Kastenmeier, who had helped us in the water campaign, lost his re-election bid after about 30 years in office. We decided to contact him, and I volunteered, since I had once campaigned for him as a student in Madison. I reached him easily and he was quite forthcoming in conversation, dispelling my firmly-held notions of politicians. The truth is, he said, that Congress is not interested in prison reform; the Senate not at all, the House from time to time at most. Our best bet, he advised, was to build a coalition of groups and then approach the new Clinton-appointed Attorney General, Janet Reno.

He said that he personally did not support the lockdown, but it had been made clear to him that it was not for his committee to run the prison for the BOP. He could only nudge them to terminate the lockdown, to encourage them not to make it a permanent feature. He had heard about the new prison in Florence and was told it would be different, but he was sure the greatest priority would be supervision and management, not the prisoners’ welfare, so it probably would not be significantly different from Marion.

Kastenmeier also said he did not believe that the lockdown had ended the violence at Marion, rather that there were other unspecified factors. However, he reported that the BOP convinces legislators that prisoners are more violent than in the past, and that in a less restrictive setting they would return to killing and violence. He thought those arguments needed to be confronted in “a civilized debate.”

Finally, in terms of his old committee, he suggested I contact Pat Schroeder, Congresswoman from Colorado. I explained to him that I had already spoken with her, that she was friendly but said, quite frankly, it was not a good political move for her to do anything about prison reform if she wanted to be re-elected. Even suggesting funding for nighttime basketball for teens brought criticism from her constituents. Kastenmeier said he was sorry to hear that, although there was a certain amount of truth in what she said. I quietly wondered if he thought that had something to do with his failure to be re-elected. It reminded me how difficult it is to be a principled human being and a politician.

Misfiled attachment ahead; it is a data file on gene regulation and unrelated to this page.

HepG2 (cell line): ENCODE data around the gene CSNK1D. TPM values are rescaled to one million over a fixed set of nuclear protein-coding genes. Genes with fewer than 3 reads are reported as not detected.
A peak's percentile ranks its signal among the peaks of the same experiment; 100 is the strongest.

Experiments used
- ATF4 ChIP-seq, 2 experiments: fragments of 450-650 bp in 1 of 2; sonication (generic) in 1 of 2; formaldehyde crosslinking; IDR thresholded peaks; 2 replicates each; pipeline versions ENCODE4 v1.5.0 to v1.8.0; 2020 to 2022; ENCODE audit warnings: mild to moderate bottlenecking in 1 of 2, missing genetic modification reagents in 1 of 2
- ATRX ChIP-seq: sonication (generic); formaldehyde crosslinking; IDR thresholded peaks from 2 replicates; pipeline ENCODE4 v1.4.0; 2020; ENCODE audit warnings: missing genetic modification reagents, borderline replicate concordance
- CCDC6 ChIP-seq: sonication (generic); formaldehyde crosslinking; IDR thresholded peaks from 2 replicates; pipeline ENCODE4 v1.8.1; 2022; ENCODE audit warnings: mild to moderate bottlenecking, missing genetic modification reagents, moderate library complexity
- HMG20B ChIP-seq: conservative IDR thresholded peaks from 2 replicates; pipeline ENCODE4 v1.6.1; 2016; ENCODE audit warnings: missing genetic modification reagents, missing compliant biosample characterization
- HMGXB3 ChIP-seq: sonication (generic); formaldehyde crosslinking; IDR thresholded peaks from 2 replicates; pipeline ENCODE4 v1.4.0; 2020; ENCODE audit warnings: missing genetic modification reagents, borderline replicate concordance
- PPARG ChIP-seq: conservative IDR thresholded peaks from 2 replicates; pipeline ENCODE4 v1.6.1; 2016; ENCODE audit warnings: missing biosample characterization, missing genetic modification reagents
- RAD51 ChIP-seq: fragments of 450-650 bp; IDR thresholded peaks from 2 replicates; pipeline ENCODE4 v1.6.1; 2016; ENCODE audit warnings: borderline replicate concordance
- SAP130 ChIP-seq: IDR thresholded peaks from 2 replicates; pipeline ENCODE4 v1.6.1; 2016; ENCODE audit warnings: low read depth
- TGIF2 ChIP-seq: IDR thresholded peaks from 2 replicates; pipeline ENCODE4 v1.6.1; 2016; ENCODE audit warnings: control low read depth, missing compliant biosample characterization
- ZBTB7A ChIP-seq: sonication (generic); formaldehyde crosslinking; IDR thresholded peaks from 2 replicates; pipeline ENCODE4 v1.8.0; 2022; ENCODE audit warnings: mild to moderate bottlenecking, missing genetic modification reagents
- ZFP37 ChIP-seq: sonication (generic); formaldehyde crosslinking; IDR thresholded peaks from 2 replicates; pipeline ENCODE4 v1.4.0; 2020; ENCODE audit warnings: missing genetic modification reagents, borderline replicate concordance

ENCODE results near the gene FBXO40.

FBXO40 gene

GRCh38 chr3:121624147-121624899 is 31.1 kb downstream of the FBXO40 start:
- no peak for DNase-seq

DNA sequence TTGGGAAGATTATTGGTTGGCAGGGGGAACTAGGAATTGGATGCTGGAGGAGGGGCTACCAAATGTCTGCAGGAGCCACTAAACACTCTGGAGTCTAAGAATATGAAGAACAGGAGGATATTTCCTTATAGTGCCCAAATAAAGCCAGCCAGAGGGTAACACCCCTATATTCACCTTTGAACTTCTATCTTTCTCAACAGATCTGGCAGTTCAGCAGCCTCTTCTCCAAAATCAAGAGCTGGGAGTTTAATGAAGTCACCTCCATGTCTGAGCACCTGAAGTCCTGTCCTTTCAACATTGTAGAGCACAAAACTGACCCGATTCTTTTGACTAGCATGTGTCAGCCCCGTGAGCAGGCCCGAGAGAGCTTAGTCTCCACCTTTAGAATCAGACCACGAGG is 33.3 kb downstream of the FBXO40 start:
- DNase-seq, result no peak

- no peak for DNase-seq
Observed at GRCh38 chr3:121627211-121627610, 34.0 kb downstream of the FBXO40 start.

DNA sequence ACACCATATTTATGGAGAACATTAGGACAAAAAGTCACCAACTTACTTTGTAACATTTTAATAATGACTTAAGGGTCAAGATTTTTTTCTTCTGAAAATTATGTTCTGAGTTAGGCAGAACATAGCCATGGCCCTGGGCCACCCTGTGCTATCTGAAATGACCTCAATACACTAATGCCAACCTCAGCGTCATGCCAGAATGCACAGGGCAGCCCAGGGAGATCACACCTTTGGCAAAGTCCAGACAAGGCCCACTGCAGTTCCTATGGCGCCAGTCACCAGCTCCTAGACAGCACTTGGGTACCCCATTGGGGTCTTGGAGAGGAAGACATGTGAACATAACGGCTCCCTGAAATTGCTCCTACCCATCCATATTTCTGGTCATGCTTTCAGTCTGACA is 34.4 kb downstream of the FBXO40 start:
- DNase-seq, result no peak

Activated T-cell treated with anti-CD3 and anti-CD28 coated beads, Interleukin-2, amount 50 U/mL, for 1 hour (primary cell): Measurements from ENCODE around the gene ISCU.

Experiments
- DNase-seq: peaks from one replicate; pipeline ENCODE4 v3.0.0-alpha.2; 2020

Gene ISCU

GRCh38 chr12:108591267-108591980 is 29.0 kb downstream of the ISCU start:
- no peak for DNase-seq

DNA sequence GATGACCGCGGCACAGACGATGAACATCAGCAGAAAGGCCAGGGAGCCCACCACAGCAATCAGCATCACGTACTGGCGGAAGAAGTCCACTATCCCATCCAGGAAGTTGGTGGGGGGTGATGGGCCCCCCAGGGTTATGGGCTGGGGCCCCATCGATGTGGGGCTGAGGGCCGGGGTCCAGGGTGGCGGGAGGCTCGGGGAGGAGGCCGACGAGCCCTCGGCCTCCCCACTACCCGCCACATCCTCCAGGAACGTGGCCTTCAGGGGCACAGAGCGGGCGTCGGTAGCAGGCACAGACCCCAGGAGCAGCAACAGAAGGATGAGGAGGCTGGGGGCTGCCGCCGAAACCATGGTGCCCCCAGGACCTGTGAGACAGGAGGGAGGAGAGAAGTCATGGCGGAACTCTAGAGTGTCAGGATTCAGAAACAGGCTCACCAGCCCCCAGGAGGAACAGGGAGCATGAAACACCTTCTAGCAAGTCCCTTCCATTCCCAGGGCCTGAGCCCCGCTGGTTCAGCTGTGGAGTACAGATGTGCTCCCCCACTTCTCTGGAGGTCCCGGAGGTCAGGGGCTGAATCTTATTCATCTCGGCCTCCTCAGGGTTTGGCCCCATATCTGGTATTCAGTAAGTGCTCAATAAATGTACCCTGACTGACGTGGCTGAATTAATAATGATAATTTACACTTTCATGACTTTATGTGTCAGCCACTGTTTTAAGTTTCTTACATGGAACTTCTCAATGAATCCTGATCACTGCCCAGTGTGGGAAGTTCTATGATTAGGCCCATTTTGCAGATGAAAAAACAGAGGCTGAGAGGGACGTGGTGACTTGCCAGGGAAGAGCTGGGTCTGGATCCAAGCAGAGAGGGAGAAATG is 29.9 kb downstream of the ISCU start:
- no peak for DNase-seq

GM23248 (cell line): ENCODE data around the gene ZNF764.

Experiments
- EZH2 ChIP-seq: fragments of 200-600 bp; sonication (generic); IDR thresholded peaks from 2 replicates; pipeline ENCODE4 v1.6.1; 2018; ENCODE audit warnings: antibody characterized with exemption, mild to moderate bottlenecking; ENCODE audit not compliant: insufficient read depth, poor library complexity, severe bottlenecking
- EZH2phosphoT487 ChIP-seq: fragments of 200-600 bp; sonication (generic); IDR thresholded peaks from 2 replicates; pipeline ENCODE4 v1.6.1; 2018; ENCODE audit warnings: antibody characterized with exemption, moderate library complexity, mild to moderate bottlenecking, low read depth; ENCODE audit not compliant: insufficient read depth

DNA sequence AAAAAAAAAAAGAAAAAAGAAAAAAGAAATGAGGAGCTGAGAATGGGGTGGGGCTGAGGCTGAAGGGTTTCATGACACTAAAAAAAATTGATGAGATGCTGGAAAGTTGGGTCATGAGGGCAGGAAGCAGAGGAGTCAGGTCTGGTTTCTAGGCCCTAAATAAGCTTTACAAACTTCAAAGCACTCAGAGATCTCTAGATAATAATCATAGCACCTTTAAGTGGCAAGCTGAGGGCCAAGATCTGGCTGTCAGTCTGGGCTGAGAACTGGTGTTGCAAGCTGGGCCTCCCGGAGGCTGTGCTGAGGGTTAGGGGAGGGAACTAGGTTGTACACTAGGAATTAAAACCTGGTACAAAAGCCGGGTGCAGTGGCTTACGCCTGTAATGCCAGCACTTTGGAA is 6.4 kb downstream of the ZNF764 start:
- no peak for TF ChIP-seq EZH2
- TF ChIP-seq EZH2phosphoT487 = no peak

The bulk of the work around Florence was now being done by the Coalition to Shut Down Control Units, a statewide organization in Colorado, and Edele Corrine kept us apprised of their work. That said, we were still involved and continued to pursue our congressional campaign regarding Florence. Our focus on Congress was never exclusive, because we realized that only through grassroots activism—people in the streets—could we hope to get any action from the politicians on these issues. We had to build a movement of people to challenge the dominant ideology regarding imprisonment.

In any event it was back to Kinko’s. We were taking our copying skills to another level. This time we put together extensive packets of materials for members of Congress that included:

  1. Amnesty International Report on Marion;
  2. United Nations Standard Minimum Rules for the Treatment of Prisoners;
  3. Our letter to BOP Chief Quinlan requesting answers to our specific questions regarding Florence;
  4. Specific questions posed about Florence;
  5. Fact Sheet on Proposed Prison in Florence;
  6. Flyer on Uranium Contamination in the area of Florence;
  7. Denial of our Freedom of Information Act request regarding Florence;
  8. Response to the Freedom of Information Act denial;
  9. Letter from Mr. Dan Dove of the BOP;
  10. Our response to Mr. Dan Dove’s letter.

We also sent four-page letters regarding Florence to Attorney General Reno, BOP Director Dr. Kathleen Hawk, and a copy to President Bill Clinton—everything by certified mail. I mailed my letters on March 27 and received a reply from an assistant director with the Federal BOP. It was filled with the usual platitudes and the ultimate reference to the alleged constitutionality of it all—blah blah blah. Around the country our friends wrote to their congressional representatives, who then contacted the BOP. The congress members often forwarded the BOP’s response to their constituents, who invariably sent them on to us. These responses had the same uniform arguments. We lived in parallel worlds, as can be seen in our letter to Attorney General Reno and the response of Thomas Kane, a person with the impressive title of “Assistant Director for Information, Policy and Public Affairs.”